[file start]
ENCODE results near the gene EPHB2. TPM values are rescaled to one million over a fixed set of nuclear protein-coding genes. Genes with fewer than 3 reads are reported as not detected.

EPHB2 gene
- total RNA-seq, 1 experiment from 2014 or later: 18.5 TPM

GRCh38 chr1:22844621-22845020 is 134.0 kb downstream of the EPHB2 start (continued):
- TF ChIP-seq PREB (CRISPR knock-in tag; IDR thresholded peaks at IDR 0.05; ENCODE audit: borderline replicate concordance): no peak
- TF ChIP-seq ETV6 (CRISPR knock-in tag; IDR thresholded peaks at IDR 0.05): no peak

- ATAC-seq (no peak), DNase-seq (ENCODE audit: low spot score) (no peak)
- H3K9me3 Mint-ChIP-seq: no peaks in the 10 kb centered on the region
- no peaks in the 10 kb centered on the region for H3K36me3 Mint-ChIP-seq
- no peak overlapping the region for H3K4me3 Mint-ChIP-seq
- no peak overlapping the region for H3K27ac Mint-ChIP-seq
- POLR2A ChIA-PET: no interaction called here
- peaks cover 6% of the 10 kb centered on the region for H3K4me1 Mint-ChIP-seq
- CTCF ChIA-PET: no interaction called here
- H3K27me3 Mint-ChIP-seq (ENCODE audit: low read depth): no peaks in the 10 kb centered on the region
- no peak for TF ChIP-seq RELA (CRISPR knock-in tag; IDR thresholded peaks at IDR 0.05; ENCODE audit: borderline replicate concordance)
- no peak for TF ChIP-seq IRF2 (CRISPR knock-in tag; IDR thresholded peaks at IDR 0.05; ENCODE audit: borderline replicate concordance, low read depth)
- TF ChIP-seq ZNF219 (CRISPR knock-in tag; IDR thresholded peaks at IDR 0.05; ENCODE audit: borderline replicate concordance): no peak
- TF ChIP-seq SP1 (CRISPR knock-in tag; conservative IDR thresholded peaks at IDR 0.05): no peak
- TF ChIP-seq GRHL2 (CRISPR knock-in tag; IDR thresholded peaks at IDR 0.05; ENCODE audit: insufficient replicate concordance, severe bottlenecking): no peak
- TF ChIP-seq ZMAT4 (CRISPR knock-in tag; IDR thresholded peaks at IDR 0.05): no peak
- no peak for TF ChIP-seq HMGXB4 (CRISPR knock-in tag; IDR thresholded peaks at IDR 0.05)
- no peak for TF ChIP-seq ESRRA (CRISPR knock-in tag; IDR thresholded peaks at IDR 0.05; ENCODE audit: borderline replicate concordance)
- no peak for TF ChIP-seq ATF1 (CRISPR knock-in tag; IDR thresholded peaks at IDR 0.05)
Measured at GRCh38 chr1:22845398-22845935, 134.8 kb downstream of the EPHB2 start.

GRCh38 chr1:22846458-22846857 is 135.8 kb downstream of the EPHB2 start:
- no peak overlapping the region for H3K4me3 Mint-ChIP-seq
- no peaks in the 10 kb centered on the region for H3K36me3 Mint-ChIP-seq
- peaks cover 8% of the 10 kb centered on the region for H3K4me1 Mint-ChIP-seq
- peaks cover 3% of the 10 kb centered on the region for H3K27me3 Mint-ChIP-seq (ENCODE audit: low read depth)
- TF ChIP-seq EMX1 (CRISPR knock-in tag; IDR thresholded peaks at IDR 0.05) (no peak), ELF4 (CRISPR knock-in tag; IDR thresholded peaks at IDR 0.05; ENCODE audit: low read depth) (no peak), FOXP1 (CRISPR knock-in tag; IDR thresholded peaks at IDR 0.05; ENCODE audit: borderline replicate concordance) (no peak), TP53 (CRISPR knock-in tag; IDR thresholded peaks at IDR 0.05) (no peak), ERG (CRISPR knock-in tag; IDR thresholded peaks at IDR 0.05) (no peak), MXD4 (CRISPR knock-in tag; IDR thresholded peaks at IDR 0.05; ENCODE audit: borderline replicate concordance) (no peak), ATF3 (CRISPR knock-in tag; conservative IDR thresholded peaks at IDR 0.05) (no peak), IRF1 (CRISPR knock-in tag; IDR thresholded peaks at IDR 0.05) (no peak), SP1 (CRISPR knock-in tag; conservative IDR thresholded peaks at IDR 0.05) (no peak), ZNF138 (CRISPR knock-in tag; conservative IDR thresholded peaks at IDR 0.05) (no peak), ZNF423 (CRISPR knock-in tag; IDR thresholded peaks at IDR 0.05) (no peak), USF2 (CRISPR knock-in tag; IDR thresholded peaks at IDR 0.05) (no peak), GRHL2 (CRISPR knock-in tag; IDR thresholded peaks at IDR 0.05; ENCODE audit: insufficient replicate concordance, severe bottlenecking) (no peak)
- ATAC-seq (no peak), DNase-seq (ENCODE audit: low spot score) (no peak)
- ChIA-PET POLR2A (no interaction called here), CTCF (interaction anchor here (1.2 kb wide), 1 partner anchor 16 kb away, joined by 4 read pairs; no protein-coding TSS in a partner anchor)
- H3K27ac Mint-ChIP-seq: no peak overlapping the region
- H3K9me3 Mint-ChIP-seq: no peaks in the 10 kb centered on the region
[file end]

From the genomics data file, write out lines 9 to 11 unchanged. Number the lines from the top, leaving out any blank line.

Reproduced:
- no peaks in the 10 kb centered on the region for H3K36me3 Mint-ChIP-seq
- no peak overlapping the region for H3K4me3 Mint-ChIP-seq
- no peak overlapping the region for H3K27ac Mint-ChIP-seq